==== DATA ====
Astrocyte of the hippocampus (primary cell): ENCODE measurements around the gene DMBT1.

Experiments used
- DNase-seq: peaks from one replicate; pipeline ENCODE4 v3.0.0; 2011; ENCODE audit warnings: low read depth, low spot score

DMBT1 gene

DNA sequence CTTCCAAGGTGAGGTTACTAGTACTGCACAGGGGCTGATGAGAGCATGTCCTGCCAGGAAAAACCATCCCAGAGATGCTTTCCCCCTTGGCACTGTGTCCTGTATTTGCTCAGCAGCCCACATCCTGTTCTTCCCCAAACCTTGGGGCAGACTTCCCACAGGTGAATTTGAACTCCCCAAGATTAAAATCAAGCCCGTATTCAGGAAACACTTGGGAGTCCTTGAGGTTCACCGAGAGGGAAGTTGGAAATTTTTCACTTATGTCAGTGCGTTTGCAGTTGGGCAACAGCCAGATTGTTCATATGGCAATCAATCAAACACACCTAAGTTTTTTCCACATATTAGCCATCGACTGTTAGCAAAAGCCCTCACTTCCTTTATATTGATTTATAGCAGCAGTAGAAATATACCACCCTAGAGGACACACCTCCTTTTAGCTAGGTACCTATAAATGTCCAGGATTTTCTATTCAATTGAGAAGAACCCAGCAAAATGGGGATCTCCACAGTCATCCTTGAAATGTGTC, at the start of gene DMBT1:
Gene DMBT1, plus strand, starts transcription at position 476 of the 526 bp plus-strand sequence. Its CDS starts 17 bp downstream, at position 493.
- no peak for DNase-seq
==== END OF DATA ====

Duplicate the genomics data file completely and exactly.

Astrocyte of the hippocampus (primary cell): ENCODE measurements around the gene DMBT1.

Experiments used
- DNase-seq: peaks from one replicate; pipeline ENCODE4 v3.0.0; 2011; ENCODE audit warnings: low read depth, low spot score

DMBT1 gene

DNA sequence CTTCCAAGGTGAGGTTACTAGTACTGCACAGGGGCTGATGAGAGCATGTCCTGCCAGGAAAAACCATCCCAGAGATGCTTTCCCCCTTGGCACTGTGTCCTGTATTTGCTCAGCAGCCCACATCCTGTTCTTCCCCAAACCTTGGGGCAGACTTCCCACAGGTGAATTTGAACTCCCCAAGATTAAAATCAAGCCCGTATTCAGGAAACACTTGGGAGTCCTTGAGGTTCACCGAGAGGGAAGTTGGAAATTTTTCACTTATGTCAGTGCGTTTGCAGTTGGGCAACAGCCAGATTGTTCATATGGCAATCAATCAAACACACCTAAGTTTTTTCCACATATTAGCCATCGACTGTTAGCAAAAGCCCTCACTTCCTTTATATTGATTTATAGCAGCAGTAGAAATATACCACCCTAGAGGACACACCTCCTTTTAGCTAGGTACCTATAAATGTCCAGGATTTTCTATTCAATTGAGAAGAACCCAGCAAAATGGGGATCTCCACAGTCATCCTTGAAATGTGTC, at the start of gene DMBT1:
Gene DMBT1, plus strand, starts transcription at position 476 of the 526 bp plus-strand sequence. Its CDS starts 17 bp downstream, at position 493.
- no peak for DNase-seq